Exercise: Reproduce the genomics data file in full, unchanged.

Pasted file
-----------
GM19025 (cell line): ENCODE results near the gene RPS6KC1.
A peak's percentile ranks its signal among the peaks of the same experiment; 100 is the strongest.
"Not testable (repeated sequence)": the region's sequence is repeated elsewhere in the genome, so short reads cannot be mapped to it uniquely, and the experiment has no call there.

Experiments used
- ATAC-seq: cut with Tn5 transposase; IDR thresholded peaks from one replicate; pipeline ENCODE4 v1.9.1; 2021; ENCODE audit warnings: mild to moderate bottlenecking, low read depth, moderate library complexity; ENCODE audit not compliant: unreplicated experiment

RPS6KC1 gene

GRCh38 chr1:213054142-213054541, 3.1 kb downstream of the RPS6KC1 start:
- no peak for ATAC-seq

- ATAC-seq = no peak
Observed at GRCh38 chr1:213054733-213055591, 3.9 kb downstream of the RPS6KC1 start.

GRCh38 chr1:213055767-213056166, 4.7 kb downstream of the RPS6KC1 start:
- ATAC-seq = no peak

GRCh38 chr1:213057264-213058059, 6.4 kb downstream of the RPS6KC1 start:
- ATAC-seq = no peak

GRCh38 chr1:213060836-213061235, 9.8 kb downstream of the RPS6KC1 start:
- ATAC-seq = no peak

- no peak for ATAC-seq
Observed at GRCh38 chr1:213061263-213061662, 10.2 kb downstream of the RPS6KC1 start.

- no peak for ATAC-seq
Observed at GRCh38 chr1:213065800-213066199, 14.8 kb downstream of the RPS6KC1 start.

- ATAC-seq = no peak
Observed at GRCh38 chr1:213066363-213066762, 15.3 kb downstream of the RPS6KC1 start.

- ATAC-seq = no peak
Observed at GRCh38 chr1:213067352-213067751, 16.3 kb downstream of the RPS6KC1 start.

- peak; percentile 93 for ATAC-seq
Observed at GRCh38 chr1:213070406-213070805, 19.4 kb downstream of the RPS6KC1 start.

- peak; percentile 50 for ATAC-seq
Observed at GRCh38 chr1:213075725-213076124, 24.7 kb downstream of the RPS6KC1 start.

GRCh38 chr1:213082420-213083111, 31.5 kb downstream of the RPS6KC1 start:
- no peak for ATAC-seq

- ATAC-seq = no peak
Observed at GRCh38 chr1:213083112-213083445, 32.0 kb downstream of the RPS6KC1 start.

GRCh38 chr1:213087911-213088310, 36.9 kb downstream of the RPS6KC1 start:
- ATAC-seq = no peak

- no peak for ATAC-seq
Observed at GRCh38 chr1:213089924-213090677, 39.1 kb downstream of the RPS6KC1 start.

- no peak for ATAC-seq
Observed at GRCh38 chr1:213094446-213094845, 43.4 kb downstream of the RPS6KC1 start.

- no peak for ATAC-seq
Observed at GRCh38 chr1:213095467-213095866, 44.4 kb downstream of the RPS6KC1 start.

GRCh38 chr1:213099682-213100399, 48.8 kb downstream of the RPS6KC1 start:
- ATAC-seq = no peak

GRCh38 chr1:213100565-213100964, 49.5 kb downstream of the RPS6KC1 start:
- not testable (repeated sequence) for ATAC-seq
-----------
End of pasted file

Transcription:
GM19025 (cell line): ENCODE results near the gene RPS6KC1.
A peak's percentile ranks its signal among the peaks of the same experiment; 100 is the strongest.
"Not testable (repeated sequence)": the region's sequence is repeated elsewhere in the genome, so short reads cannot be mapped to it uniquely, and the experiment has no call there.

Experiments used
- ATAC-seq: cut with Tn5 transposase; IDR thresholded peaks from one replicate; pipeline ENCODE4 v1.9.1; 2021; ENCODE audit warnings: mild to moderate bottlenecking, low read depth, moderate library complexity; ENCODE audit not compliant: unreplicated experiment

RPS6KC1 gene

GRCh38 chr1:213054142-213054541, 3.1 kb downstream of the RPS6KC1 start:
- no peak for ATAC-seq

- ATAC-seq = no peak
Observed at GRCh38 chr1:213054733-213055591, 3.9 kb downstream of the RPS6KC1 start.

GRCh38 chr1:213055767-213056166, 4.7 kb downstream of the RPS6KC1 start:
- ATAC-seq = no peak

GRCh38 chr1:213057264-213058059, 6.4 kb downstream of the RPS6KC1 start:
- ATAC-seq = no peak

GRCh38 chr1:213060836-213061235, 9.8 kb downstream of the RPS6KC1 start:
- ATAC-seq = no peak

- no peak for ATAC-seq
Observed at GRCh38 chr1:213061263-213061662, 10.2 kb downstream of the RPS6KC1 start.

- no peak for ATAC-seq
Observed at GRCh38 chr1:213065800-213066199, 14.8 kb downstream of the RPS6KC1 start.

- ATAC-seq = no peak
Observed at GRCh38 chr1:213066363-213066762, 15.3 kb downstream of the RPS6KC1 start.

- ATAC-seq = no peak
Observed at GRCh38 chr1:213067352-213067751, 16.3 kb downstream of the RPS6KC1 start.

- peak; percentile 93 for ATAC-seq
Observed at GRCh38 chr1:213070406-213070805, 19.4 kb downstream of the RPS6KC1 start.

- peak; percentile 50 for ATAC-seq
Observed at GRCh38 chr1:213075725-213076124, 24.7 kb downstream of the RPS6KC1 start.

GRCh38 chr1:213082420-213083111, 31.5 kb downstream of the RPS6KC1 start:
- no peak for ATAC-seq

- ATAC-seq = no peak
Observed at GRCh38 chr1:213083112-213083445, 32.0 kb downstream of the RPS6KC1 start.

GRCh38 chr1:213087911-213088310, 36.9 kb downstream of the RPS6KC1 start:
- ATAC-seq = no peak

- no peak for ATAC-seq
Observed at GRCh38 chr1:213089924-213090677, 39.1 kb downstream of the RPS6KC1 start.

- no peak for ATAC-seq
Observed at GRCh38 chr1:213094446-213094845, 43.4 kb downstream of the RPS6KC1 start.

- no peak for ATAC-seq
Observed at GRCh38 chr1:213095467-213095866, 44.4 kb downstream of the RPS6KC1 start.

GRCh38 chr1:213099682-213100399, 48.8 kb downstream of the RPS6KC1 start:
- ATAC-seq = no peak

GRCh38 chr1:213100565-213100964, 49.5 kb downstream of the RPS6KC1 start:
- not testable (repeated sequence) for ATAC-seq